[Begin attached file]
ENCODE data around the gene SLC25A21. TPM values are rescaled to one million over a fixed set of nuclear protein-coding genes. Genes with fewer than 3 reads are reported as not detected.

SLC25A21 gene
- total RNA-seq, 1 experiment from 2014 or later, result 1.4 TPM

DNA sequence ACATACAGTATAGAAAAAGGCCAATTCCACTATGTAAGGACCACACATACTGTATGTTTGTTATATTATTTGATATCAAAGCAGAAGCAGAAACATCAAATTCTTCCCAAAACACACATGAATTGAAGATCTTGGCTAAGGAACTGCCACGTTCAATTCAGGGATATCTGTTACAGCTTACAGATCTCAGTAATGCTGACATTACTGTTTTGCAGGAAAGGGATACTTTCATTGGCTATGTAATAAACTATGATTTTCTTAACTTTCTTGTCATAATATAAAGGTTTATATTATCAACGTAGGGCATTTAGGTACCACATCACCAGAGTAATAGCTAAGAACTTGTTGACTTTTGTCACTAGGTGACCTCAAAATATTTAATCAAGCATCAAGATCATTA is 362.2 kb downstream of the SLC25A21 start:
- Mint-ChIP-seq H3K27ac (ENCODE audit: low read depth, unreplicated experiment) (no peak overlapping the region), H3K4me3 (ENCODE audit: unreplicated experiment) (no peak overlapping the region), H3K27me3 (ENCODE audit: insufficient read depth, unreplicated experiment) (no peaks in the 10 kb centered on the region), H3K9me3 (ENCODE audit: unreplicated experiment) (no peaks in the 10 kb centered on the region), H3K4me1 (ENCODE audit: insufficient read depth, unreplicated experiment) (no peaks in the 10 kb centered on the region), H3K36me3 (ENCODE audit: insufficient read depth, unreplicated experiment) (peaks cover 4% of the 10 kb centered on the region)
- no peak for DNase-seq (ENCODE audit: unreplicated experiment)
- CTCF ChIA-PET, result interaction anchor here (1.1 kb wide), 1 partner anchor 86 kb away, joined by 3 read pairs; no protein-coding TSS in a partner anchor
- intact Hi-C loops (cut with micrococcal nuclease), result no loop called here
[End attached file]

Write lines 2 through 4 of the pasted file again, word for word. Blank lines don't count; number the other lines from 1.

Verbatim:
SLC25A21 gene
- total RNA-seq, 1 experiment from 2014 or later, result 1.4 TPM

DNA sequence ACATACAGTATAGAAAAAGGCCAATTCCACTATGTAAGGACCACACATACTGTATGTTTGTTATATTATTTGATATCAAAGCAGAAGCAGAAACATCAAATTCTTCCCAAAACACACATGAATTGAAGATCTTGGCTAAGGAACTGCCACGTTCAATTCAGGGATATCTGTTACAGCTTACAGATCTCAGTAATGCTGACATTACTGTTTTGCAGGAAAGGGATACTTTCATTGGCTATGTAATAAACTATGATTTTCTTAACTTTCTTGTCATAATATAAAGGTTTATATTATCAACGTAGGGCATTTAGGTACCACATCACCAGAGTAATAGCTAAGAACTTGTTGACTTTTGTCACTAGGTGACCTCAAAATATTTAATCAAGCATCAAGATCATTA is 362.2 kb downstream of the SLC25A21 start: